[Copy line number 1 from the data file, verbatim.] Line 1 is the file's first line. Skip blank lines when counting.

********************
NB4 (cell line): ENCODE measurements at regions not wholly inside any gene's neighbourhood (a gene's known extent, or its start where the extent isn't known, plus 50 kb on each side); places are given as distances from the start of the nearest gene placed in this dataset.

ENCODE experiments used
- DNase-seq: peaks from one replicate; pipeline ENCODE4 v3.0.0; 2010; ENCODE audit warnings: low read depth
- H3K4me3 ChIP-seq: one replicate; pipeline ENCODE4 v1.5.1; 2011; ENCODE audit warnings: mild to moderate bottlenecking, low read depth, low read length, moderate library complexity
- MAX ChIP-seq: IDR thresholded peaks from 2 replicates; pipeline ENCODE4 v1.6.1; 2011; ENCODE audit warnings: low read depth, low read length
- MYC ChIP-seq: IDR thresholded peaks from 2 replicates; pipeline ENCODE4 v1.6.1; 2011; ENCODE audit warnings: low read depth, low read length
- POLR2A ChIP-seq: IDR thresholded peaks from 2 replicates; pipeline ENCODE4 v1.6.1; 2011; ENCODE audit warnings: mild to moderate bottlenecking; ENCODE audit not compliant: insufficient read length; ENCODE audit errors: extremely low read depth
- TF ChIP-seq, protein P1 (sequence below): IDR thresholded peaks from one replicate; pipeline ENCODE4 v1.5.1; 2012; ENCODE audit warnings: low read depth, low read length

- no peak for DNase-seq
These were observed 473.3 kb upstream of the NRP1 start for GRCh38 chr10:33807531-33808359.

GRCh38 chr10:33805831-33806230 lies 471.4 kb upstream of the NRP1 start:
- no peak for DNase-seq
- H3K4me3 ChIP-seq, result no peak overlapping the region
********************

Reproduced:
NB4 (cell line): ENCODE measurements at regions not wholly inside any gene's neighbourhood (a gene's known extent, or its start where the extent isn't known, plus 50 kb on each side); places are given as distances from the start of the nearest gene placed in this dataset.